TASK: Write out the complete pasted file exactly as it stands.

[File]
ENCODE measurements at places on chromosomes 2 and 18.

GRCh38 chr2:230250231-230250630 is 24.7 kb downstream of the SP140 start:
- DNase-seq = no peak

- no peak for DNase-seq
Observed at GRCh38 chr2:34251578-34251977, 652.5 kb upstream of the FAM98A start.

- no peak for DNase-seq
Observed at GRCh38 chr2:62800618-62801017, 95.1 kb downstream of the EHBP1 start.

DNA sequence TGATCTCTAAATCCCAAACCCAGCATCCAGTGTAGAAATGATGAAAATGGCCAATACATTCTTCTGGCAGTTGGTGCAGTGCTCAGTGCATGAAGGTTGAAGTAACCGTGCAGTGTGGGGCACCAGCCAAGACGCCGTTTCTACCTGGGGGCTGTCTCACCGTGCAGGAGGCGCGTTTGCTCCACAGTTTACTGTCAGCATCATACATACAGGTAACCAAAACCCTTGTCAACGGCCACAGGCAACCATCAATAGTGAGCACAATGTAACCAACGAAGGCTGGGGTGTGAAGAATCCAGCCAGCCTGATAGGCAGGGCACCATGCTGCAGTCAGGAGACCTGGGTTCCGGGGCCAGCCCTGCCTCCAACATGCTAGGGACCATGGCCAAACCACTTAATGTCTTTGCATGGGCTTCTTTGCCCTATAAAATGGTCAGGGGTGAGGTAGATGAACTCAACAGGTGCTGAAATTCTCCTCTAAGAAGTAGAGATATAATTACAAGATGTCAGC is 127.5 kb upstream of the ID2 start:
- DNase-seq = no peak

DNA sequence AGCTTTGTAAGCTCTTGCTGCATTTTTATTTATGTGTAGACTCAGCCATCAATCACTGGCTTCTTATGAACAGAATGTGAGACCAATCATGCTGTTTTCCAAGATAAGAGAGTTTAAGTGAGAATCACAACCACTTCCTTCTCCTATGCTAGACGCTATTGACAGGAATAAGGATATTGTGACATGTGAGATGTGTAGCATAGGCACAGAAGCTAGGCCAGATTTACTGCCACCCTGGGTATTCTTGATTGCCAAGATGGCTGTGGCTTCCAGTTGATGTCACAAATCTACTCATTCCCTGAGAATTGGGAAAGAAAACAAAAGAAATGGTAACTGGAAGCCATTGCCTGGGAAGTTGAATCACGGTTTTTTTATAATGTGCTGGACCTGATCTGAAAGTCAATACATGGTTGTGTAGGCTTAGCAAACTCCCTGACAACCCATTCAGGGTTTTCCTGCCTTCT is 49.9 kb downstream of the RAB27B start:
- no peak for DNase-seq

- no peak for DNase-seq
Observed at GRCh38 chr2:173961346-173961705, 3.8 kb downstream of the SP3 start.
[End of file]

ENCODE measurements at places on chromosomes 2 and 18.

GRCh38 chr2:230250231-230250630 is 24.7 kb downstream of the SP140 start:
- DNase-seq = no peak

- no peak for DNase-seq
Observed at GRCh38 chr2:34251578-34251977, 652.5 kb upstream of the FAM98A start.

- no peak for DNase-seq
Observed at GRCh38 chr2:62800618-62801017, 95.1 kb downstream of the EHBP1 start.

DNA sequence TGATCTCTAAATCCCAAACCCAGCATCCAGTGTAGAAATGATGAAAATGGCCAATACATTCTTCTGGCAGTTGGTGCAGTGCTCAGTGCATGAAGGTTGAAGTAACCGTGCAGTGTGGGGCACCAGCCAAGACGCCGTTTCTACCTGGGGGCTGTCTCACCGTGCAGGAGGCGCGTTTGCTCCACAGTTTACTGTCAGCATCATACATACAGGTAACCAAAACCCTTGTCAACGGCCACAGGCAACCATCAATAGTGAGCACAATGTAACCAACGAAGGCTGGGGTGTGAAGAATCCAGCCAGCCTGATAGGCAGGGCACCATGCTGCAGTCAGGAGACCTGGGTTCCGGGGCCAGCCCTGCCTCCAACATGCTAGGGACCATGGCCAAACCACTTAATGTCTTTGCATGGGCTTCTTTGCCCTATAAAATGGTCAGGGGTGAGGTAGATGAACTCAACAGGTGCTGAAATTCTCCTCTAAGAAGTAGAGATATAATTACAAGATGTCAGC is 127.5 kb upstream of the ID2 start:
- DNase-seq = no peak

DNA sequence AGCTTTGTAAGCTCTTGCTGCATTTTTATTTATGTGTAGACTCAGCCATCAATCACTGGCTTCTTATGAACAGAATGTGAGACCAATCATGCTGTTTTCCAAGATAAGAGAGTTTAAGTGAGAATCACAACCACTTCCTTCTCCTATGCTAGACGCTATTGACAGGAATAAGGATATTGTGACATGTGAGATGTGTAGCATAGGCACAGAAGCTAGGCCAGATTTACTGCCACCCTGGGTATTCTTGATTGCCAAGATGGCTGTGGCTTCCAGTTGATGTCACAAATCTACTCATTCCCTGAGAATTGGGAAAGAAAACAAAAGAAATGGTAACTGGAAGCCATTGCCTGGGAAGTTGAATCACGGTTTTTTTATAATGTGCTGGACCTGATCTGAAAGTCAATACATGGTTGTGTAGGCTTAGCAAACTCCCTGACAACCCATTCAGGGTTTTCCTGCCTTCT is 49.9 kb downstream of the RAB27B start:
- no peak for DNase-seq

- no peak for DNase-seq
Observed at GRCh38 chr2:173961346-173961705, 3.8 kb downstream of the SP3 start.